In which a family cheers at the suffering and death of an animal...

Monday, September 27, 2010 at 12:15 AM Bookmark and Share
Science is cold, emotionless.  It takes no moral positions, it has no fears, it's just a method for rooting out incorrect ideas by challenging those ideas with logic and data.  This is a good thing: it's what makes science so successful at giving us relatively objective descriptions of reality and how it works.

But scientists aren't science.  They do hold moral position, and sometimes they give a damn about something. That means the things they care about - be it puppies, women's rights, great music, historical buildings, or hot shoes - these things evoke emotion, and dictate action. Personally, I'm rather partial to snakes, which is why my blood boils when I watch this video of a family cheering as passing traffic repeatedly hits and eventually kills an Eastern Diamondback Rattlesnake...

Interestingly, I don't hate these people - I don't even dislike them (which I'll admit feels a bit odd - I feel like I should). Certainly, if I were in their shoes, I would have jumped out of the car and tried to saved the snake. But that's me - I know a fair bit about rattlesnakes, and through that knowledge I've developed a great deal of appreciation for them.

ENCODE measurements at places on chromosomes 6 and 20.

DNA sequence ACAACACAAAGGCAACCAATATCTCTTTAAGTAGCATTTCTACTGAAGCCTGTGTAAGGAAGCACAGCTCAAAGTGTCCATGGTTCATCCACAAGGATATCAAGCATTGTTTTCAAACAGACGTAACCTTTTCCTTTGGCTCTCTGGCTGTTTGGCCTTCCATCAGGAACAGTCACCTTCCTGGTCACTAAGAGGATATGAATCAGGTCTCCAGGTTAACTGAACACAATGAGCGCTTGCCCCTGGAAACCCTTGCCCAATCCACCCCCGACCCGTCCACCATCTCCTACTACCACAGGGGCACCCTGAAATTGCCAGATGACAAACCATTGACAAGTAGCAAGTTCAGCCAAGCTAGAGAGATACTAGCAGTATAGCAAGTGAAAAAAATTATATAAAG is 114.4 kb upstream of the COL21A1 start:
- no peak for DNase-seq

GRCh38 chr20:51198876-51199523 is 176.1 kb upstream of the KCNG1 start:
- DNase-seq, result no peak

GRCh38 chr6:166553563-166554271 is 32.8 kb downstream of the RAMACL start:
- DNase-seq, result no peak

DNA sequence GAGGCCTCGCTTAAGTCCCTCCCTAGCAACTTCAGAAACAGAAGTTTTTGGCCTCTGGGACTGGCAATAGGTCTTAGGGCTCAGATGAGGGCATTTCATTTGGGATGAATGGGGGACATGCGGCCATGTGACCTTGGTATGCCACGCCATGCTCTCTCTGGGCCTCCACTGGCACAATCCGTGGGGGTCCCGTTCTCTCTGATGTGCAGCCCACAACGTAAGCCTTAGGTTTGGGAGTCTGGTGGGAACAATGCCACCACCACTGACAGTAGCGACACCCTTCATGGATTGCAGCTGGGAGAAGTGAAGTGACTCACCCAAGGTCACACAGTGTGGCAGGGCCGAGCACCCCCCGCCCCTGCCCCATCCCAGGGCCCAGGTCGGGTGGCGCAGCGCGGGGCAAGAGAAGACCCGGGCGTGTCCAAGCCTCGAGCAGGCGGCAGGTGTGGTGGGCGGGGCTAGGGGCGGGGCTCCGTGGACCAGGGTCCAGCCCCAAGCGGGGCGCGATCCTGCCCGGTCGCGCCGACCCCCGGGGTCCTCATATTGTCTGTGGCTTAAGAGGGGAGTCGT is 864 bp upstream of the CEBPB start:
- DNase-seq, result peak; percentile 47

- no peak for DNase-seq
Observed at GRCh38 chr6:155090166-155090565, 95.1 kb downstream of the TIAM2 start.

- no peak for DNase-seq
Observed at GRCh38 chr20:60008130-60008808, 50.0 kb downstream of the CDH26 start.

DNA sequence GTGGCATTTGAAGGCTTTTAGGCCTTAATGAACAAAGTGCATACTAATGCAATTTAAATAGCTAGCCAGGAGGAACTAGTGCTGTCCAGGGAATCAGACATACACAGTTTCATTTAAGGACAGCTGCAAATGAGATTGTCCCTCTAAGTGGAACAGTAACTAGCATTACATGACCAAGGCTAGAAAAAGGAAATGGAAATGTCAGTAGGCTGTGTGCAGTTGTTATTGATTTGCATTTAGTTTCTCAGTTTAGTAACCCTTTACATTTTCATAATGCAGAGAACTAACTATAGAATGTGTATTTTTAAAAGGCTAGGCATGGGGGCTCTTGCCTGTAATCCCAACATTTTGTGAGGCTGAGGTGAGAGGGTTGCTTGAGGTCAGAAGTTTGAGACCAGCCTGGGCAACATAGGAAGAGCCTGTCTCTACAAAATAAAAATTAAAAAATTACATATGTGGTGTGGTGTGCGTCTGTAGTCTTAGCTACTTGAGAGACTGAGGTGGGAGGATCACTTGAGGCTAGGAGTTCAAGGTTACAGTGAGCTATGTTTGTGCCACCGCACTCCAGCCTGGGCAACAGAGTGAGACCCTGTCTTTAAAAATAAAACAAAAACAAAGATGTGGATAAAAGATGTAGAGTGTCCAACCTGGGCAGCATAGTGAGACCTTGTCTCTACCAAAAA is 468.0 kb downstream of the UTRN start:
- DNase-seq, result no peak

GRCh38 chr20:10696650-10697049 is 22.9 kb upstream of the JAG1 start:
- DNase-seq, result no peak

That's important, so I'll reiterate: my knowledge of snakes has brought me to appreciate them. Science may be cold and emotionless, but the factual details it provides can significantly shape our morality - our sense of good and bad, right and wrong - and I think this is generally true for nearly everyone.  I'll let Richard Dawkins and Sam Harris elaborate (although see Massimo Piggliucci's commentary for a critique of Harris's talk)...

So when I see videos like the first one above, I don't see an evil family of ruthless sadists raising sociopathic  children.  In fact, I'd be surprised if they weren't actually a rather likable and otherwise decent family.

What I do see is a family that doesn't live near a good nature center. That doesn't spend much time at high quality zoos. That lives where the schools have ineffective biology teachers. A family with no pet reptiles, maybe no pets at all. Mom and dad are almost certainly not biologists, probably don't get out into nature much, and the kids probably don't want to become doctors or social workers or biologists (yet!).

What I see is the target audience of every science and nature educator ever to speak to the public.

Ignorance is the problem, education the solution.  


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